It’s not easy being a High School Track coach, but it can be.

Photo by RunDC (User Uploaded)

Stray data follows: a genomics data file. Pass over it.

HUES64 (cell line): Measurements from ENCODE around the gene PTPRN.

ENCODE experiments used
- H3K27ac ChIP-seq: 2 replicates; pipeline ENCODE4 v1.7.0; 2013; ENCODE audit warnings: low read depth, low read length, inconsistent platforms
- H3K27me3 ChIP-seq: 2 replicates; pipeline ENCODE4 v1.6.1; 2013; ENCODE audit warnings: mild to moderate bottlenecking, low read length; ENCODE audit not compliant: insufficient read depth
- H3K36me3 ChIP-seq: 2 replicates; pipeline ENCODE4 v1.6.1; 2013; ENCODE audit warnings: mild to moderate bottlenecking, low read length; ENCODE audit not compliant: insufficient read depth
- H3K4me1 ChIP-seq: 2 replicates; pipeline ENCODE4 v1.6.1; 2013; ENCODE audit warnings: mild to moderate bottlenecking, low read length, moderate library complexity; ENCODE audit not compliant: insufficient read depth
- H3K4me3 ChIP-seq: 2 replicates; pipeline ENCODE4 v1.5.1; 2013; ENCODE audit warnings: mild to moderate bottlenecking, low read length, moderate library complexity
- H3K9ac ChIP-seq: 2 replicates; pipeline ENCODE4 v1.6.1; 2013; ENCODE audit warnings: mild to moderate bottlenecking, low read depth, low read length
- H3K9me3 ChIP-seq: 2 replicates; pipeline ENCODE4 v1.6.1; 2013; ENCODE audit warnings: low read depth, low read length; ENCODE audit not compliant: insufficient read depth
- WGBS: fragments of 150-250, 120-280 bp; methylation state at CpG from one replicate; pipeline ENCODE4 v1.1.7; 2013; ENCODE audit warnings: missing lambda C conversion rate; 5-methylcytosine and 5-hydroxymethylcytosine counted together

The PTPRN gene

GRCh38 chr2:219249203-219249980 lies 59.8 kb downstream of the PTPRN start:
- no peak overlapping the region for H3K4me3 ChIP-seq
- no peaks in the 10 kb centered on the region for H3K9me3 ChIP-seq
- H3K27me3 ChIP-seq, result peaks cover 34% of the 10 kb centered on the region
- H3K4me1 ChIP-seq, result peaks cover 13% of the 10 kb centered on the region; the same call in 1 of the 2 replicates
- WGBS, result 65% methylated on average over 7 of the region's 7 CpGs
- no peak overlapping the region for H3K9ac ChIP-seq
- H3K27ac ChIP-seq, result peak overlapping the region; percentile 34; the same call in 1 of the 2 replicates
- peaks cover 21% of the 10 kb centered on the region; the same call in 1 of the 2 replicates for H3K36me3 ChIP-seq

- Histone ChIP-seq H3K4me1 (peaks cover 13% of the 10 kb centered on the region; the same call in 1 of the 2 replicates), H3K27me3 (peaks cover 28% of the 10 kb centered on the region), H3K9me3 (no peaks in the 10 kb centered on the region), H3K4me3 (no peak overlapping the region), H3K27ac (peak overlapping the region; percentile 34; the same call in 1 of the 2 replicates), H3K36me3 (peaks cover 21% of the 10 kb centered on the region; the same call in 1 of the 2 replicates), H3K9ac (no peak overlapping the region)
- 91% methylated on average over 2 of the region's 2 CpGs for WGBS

Have you ever watched a child play?  They’ll run as fast as they can for as long as they can, usually for just a few seconds, but then they’ll do it over and over and over and over again.  They’ll throw things, sometimes at you, but still, they throw things – anything.  They’ll jump around or over anything in their way and if there’s nothing exciting to jump over, they’ll make something up and then jump over that.  Excuse the pun, but that’s Track & Field in its infancy.  But as those interests focus on other sports, those fundamental movements tend to migrate towards the mechanics needed to excel at those other sports.  The execution of the simple “run” is eclipsed by the various agility and other movements needed to perfect other activities.  The training – the coaching – of how to simply run becomes secondary to teaching the skills of a specific sport.  So in track & field events, and not counting the throwing events specifically, the basic competency needed to excel is the simple skill to run with swift efficiency. 

 

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